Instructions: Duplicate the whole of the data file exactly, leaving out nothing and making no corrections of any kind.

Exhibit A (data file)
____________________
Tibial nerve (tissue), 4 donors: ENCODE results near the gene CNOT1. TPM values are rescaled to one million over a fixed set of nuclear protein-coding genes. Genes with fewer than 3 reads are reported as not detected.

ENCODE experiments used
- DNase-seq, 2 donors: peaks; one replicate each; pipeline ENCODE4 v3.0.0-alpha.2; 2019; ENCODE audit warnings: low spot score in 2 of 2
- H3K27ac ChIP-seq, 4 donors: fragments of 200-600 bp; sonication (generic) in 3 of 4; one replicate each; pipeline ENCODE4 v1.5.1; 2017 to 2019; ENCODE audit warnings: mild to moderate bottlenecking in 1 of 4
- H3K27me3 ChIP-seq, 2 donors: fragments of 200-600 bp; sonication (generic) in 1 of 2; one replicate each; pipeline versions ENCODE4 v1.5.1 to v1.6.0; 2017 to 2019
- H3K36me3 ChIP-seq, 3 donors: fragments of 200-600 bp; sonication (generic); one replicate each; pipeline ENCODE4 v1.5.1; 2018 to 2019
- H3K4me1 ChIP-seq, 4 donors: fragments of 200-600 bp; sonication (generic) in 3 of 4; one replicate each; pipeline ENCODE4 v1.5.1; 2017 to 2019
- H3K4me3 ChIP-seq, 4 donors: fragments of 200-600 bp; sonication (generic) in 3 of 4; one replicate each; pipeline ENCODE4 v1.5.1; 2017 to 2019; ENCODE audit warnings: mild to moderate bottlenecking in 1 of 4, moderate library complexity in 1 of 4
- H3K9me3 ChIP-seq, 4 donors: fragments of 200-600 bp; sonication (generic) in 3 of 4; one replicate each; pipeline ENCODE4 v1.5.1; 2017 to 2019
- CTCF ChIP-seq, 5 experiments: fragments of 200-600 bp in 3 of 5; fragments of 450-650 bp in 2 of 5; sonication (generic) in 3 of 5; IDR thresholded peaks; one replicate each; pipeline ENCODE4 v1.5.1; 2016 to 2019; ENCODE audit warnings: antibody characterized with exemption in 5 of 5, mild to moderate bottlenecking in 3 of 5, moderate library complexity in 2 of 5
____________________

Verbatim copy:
Tibial nerve (tissue), 4 donors: ENCODE results near the gene CNOT1. TPM values are rescaled to one million over a fixed set of nuclear protein-coding genes. Genes with fewer than 3 reads are reported as not detected.

ENCODE experiments used
- DNase-seq, 2 donors: peaks; one replicate each; pipeline ENCODE4 v3.0.0-alpha.2; 2019; ENCODE audit warnings: low spot score in 2 of 2
- H3K27ac ChIP-seq, 4 donors: fragments of 200-600 bp; sonication (generic) in 3 of 4; one replicate each; pipeline ENCODE4 v1.5.1; 2017 to 2019; ENCODE audit warnings: mild to moderate bottlenecking in 1 of 4
- H3K27me3 ChIP-seq, 2 donors: fragments of 200-600 bp; sonication (generic) in 1 of 2; one replicate each; pipeline versions ENCODE4 v1.5.1 to v1.6.0; 2017 to 2019
- H3K36me3 ChIP-seq, 3 donors: fragments of 200-600 bp; sonication (generic); one replicate each; pipeline ENCODE4 v1.5.1; 2018 to 2019
- H3K4me1 ChIP-seq, 4 donors: fragments of 200-600 bp; sonication (generic) in 3 of 4; one replicate each; pipeline ENCODE4 v1.5.1; 2017 to 2019
- H3K4me3 ChIP-seq, 4 donors: fragments of 200-600 bp; sonication (generic) in 3 of 4; one replicate each; pipeline ENCODE4 v1.5.1; 2017 to 2019; ENCODE audit warnings: mild to moderate bottlenecking in 1 of 4, moderate library complexity in 1 of 4
- H3K9me3 ChIP-seq, 4 donors: fragments of 200-600 bp; sonication (generic) in 3 of 4; one replicate each; pipeline ENCODE4 v1.5.1; 2017 to 2019
- CTCF ChIP-seq, 5 experiments: fragments of 200-600 bp in 3 of 5; fragments of 450-650 bp in 2 of 5; sonication (generic) in 3 of 5; IDR thresholded peaks; one replicate each; pipeline ENCODE4 v1.5.1; 2016 to 2019; ENCODE audit warnings: antibody characterized with exemption in 5 of 5, mild to moderate bottlenecking in 3 of 5, moderate library complexity in 2 of 5